New Report Released Today: 8th Annual Wisconsin Health Insurance Cost Rankings

On a media call today that included State Senators Chris Larson and Jon Erpenbach, Citizen Action of Wisconsin released the 8th Annual Wisconsin Health Insurance Cost Rankings 2014 report. The new report sheds light on how health insurance hyperinflation is impacting the major regions of the state

Find out more of the report, and how to share it, here!

This year’s report finds wide disparities between higher and lower cost regions of Wisconsin, as well as large differences in the rate of health insurance inflation. There is a 23% variation in the large group market between the lowest cost metro area (Madison) and the highest cost areas (Milwaukee and Racine), which amounts to a difference of $1,810 per year for single health coverage. On the small group and individual market, the report finds even higher regional disparities of as much as 55% between the highest cost and lowest cost Wisconsin city. The magnitude of this gap could have significant economic consequences. The report finds that Wisconsin health insurance premiums have increased 201% since 2000 statewide, and as much over 300% in some areas.  

This year’s report continues to find a stunning inverse correlation between cost and quality, with the highest cost area of the state also having the lowest quality health insurance and the lowest cost area having the highest quality.

The report concludes that lower health insurance costs on the large group market in the Madison area provide key lessons on how to implement the Affordable Care Act, the national health care reform law, in Wisconsin. It also finds that more robust rate review could reduce distortions in the health insurance market and moderate rates in some regions of Wisconsin.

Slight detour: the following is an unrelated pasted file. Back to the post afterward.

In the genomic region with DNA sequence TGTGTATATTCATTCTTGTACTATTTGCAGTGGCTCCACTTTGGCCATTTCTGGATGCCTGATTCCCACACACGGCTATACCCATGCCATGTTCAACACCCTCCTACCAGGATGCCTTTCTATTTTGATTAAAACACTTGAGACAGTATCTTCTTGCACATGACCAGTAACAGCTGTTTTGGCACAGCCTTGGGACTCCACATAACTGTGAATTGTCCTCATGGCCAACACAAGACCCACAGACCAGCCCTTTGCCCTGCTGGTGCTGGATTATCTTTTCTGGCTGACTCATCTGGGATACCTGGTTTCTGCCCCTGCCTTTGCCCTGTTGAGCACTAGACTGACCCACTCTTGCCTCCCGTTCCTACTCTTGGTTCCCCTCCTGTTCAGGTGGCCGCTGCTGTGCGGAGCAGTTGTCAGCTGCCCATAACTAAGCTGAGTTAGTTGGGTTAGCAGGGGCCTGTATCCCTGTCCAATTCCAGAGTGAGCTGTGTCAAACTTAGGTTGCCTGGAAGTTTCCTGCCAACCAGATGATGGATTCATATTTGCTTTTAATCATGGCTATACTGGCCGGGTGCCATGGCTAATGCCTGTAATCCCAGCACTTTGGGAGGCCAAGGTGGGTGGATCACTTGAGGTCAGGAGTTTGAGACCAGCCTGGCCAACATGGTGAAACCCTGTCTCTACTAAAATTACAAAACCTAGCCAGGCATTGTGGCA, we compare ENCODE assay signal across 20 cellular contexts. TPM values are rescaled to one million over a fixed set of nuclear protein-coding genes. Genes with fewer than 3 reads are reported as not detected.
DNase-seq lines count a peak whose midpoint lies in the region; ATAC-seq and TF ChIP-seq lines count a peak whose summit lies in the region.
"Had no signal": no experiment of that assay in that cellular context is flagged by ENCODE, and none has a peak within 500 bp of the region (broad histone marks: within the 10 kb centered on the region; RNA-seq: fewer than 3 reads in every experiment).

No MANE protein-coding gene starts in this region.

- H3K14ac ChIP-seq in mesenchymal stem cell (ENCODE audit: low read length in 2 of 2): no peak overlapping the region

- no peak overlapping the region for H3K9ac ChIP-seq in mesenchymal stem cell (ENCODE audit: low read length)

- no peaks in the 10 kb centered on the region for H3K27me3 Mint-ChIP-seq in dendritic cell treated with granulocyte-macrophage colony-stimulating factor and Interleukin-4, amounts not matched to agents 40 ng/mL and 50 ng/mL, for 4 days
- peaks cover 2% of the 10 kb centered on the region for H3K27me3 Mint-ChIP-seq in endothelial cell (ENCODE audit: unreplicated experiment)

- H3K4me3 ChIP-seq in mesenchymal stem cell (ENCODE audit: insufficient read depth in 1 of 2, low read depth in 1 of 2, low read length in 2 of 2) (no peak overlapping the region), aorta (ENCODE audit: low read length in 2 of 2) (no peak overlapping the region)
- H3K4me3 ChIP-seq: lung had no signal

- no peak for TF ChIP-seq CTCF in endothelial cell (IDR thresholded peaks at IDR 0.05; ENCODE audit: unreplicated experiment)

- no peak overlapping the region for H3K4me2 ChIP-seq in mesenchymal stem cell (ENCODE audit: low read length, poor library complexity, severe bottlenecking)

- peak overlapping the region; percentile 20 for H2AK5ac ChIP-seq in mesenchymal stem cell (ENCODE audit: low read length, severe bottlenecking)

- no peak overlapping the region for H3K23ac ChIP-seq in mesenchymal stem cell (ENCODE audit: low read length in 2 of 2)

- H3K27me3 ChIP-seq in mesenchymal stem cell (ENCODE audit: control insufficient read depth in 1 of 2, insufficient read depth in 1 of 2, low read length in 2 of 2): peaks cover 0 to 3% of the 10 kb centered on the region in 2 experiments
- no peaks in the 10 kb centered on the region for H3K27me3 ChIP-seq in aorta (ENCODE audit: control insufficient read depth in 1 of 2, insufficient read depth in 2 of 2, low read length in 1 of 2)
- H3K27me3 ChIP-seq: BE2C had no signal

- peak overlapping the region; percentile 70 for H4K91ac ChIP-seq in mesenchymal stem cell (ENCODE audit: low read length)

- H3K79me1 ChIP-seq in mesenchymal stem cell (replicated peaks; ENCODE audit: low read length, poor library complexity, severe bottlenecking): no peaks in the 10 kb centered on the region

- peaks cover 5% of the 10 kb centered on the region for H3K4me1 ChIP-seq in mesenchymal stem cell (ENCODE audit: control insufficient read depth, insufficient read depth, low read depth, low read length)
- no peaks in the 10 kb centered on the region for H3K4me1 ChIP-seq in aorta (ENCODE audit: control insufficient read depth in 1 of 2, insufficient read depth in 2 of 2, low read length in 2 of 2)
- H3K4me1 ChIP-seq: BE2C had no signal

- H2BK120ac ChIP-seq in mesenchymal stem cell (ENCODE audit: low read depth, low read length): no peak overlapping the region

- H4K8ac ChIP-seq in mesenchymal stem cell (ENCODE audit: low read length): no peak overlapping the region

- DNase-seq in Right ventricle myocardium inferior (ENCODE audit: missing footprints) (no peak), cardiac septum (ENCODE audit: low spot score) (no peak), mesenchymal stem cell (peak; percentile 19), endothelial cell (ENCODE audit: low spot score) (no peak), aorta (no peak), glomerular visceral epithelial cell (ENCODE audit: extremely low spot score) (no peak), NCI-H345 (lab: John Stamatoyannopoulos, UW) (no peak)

“The striking numbers in this report bring down to the local level the economic cost we are paying for skyrocketing health insurance costs, and the need to effectively implement the Affordable Care Act,”said Robert Kraig, the report author and the Executive Director of Citizen Action of Wisconsin. “Wisconsin workers and families will not have full control of their own health care decisions until we get health care costs under control.”

"Middle class families, especially in my district, are reeling from high cost yet low quality health plans," said Senator Chris Larson, Senate Democratic Leader. "State policy has an impact on health costs, the Legislature cannot fall asleep at the wheel as our neighbors are bringing down cost. Walker's insurance commissioner should use tools like rate review to level out health insurance costs.”

“We as a state have the opportunity to wrap our hands around health care costs," said State Senator Jon Erpenbach. "The GOP can't use the Affordable Care Act as an excuse for bad state policy. The law gives thousands of Wisconsinites a chance to gain better coverage, we can go further here in Wisconsin to increase quality and lower cost.”

"Health costs have huge impacts on our small and large businesses, not to mention the families trying to get by," said State Representative Melissa Sargent. "More money spent on health care means families and businesses are less able to afford other services. There are long term positive economic impacts when we ensure that health insurance is affordable and high quality."